Voting is the essence of a democracy. Our country was founded on the principles of democratic participation that guaranteed the right of all citizens to have a role in shaping their government. Though for most our country’s existence, it failed to deliver on those guarantees, especially for women and minorities. That said, our imperfect union can only function at its best when its citizens are active participants.
As we continue to think about how best to prepare our current and future workforce for the opportunities that will present themselves, we have to look at how we can and should synergize the offerings at our institutions of higher education and our workforce development goals.
One of the most gut-wrenching and sobering moments of my time as a legislator happened to me a few months ago when I visited one of our district’s senior day programs. I sat in with some of my bosses and listened as many talked about how the escalating price of prescription drugs was forcing them to make a Hobson’s choice between paying for their medicines or going without. Now, we all know that prescription drug prices in our country are rising at an unprecedented and unsustainable rate. And, the numbers as to how bad it’s gotten are staggering.
You can count the numbers, and they are staggering. And the pain is immeasurable.
Currently, one in four women experience domestic violence at the hands of an intimate partner in our country. That’s two times higher than the incidence of breast cancer. Of those affected women, three are murdered every single day in a domestic violence homicide. Because batterers tend to isolate their female partners from family, friends and services, a visit to the doctor’s office, health clinic or emergency department may be one of the few times a woman meets professionals in a confidential setting. Guidelines created under the Affordable Care Act provided an opportunity to integrate domestic violence into our health care system by requiring health plans to fully cover screening and counseling as a standard element of women’s preventative services.
October is Breast Cancer Awareness Month. This issue has touched the lives of so many that I know personally. And, as an elected official, I am well aware that the decisions we make in public policy influences every aspect of how we combat this disease. From increasing the amount of breast cancer research funding to ensuring better access to treatment, federal and state officials play a key role in eradicating breast cancer.
Manufacturing matters because it is a vital contributor to the economic health and wealth of our nation. It matters because it provides high-wage jobs, commercial innovation (the nation’s largest source), a key to trade deficit reduction, and a disproportionately large contribution to environmental sustainability. The manufacturing industries and firms that make the greatest contribution to these four objectives are also those that have the greatest potential to maintain or expand employment. These areas include: Computers and electronics, chemicals (including pharmaceuticals), transportation equipment (including aerospace and motor vehicles and parts), and machinery are especially important.
It’s true. Sometimes imitation is the greatest form of flattery. Let me take a step back and explain.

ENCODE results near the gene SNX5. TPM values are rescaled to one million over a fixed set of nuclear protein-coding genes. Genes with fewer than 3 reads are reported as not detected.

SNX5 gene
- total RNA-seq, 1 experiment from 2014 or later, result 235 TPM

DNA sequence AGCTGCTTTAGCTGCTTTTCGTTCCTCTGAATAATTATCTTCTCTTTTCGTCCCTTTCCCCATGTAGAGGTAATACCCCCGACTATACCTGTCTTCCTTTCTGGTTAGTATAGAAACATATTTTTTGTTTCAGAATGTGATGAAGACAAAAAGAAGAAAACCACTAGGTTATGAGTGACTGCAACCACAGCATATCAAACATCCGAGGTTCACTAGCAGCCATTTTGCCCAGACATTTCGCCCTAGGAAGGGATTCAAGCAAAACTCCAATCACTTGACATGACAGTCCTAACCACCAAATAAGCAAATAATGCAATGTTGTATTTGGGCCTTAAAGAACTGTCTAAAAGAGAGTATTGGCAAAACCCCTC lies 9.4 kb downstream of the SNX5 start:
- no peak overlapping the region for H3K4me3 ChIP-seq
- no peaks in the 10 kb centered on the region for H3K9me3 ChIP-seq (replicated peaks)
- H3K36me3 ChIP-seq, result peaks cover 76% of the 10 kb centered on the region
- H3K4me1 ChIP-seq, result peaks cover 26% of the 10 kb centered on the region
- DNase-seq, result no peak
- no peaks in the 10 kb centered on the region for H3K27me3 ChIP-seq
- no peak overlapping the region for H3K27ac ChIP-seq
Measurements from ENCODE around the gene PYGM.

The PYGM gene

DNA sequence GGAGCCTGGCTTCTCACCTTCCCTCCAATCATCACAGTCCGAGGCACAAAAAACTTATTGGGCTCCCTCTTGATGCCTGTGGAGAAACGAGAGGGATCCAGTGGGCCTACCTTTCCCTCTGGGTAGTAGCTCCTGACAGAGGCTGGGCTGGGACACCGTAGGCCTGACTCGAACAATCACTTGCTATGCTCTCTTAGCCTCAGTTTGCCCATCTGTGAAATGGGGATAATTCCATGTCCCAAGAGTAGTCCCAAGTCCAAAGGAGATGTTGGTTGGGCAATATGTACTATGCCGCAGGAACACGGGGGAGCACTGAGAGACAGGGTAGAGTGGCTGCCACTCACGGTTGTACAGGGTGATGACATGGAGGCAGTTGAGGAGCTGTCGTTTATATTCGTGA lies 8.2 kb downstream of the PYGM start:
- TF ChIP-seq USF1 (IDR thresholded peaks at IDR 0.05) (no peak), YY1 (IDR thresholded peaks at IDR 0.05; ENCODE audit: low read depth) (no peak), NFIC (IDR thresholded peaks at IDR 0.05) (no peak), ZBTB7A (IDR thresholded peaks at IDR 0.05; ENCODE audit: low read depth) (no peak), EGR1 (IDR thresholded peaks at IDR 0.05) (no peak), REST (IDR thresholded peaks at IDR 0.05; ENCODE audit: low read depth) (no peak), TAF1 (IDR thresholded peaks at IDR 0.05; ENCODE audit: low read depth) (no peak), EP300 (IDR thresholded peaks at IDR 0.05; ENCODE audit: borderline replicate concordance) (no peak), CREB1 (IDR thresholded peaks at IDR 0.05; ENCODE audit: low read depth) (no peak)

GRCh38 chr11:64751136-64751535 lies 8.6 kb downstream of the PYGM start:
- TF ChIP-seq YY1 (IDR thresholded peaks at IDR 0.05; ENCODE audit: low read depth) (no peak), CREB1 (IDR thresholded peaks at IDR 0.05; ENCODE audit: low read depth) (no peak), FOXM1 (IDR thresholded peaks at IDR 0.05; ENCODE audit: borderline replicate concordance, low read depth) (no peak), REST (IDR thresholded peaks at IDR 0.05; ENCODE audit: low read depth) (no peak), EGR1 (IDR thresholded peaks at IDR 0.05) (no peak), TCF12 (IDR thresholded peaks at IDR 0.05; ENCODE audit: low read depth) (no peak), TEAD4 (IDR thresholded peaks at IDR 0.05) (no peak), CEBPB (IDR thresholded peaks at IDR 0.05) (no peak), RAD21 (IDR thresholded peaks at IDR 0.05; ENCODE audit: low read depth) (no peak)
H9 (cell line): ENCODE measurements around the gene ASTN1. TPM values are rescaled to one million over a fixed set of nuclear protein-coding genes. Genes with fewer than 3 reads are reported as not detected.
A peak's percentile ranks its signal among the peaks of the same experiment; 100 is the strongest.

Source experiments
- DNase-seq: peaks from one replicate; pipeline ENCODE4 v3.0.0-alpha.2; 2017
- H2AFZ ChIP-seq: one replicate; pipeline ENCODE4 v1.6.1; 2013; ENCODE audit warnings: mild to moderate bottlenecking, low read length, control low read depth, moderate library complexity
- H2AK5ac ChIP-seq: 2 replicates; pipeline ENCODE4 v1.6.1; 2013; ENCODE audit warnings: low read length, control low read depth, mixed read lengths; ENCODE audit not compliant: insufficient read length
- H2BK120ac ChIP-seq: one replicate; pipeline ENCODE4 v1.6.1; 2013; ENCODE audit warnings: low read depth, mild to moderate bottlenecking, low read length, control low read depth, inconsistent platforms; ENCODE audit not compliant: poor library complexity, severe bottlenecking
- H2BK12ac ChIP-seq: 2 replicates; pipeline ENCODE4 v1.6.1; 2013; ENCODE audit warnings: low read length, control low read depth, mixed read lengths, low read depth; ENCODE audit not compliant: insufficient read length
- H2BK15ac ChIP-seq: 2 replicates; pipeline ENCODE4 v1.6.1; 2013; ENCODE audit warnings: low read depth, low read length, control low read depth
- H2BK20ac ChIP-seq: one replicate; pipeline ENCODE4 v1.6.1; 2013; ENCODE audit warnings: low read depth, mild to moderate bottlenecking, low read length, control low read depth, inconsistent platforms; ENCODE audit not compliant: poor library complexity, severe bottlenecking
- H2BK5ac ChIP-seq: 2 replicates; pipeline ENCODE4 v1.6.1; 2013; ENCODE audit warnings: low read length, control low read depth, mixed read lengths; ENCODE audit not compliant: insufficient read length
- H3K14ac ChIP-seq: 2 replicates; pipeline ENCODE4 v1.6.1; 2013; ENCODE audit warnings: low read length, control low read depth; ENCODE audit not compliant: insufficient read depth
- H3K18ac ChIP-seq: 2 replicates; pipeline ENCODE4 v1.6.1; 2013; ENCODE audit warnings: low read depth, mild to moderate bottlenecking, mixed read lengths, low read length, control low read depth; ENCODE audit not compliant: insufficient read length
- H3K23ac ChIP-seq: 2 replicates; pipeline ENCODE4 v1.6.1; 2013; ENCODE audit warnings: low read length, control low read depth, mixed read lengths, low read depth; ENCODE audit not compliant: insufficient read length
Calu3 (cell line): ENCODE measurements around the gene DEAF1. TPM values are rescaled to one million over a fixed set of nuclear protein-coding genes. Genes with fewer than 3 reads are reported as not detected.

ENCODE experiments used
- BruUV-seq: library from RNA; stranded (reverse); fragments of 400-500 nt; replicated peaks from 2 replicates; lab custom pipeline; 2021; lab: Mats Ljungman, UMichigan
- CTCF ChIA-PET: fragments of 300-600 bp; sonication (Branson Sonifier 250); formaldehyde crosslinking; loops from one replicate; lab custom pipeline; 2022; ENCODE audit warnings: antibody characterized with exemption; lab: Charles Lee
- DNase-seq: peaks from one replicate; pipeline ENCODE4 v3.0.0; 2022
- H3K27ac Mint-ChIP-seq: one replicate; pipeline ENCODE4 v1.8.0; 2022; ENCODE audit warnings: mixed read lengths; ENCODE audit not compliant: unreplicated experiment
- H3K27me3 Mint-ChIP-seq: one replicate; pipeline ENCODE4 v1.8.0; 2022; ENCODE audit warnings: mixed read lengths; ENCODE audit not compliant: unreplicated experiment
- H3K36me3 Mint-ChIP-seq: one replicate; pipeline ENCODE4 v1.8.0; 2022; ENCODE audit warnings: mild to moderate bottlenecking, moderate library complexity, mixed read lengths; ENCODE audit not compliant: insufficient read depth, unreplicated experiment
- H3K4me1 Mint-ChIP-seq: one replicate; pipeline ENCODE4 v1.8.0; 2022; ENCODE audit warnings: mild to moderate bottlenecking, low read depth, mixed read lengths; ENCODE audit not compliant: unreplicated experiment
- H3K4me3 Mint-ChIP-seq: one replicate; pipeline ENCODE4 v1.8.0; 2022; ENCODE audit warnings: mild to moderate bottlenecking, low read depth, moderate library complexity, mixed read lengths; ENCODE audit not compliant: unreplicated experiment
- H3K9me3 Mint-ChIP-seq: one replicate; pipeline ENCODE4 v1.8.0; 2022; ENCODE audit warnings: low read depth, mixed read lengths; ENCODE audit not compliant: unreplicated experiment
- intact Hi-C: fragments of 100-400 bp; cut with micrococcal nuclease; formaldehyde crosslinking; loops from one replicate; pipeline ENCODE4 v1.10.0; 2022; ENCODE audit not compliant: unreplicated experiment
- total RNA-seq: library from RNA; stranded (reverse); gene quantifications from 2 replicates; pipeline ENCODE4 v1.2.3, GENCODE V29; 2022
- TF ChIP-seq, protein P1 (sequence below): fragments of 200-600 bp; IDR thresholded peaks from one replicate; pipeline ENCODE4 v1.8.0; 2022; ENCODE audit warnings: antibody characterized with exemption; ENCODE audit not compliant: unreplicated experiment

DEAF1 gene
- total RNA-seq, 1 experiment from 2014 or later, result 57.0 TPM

Recently, Reps. Rodney Davis (R-Ill.) and Scott Peters (D-Calif.) introduced a bipartisan bill that would provide companies with a tax break if they contributed money to employees for the repayment of college debt. The cap for the tax break is $5,250.
Our country's middle class continues to struggle due to an uncertain economic environment. Furthermore, there is widespread agreement across various hues of the political landscape that wage stagnation is our country's largest economic challenge. Therefore, strengthening America's middle class should be a top priority for our nation's elected officials at every level of government. While a slow and steady advance of the economy has been ongoing in recent years, it is becoming increasingly clear that hard work alone is not enough to move working families up the economic ladder.
Famed labor leader A. Phillip Randolph once opined that “the essence of trade unionism is social uplift.” That sentiment embodies what the mission of trade unionism was at its inception. A foundation built upon protecting workers from an abusive system and ensuring that those individuals received a livable wage and reasonable benefits. As a member of the Carpenters Union and raised in a union household, I readily admit that I am biased towards seeing the benefits of unions and recognizing their important role in our economic and political structures. However, the question that we should more broadly ask ourselves today, coming out of the shadow of another Labor Day holiday, is whether or not unions still matter in our country.
As we approach Labor Day, we are reminded that the current state of the American worker and the job market is in a turbulent period. Newspaper headlines and political leaders like to tout reduced unemployment figures, but hidden within those flashy headlines is the fact that too many people are still under employed, having to work multiple jobs to make ends meet or simply only able to find part-time employment if at all. Also, with the participation in the job force, as measured by the U.S. Department of Labor, at the lowest numbers in decades we are given a false sense that our nation’s employment situation isn’t that bad. Unfortunately, it is.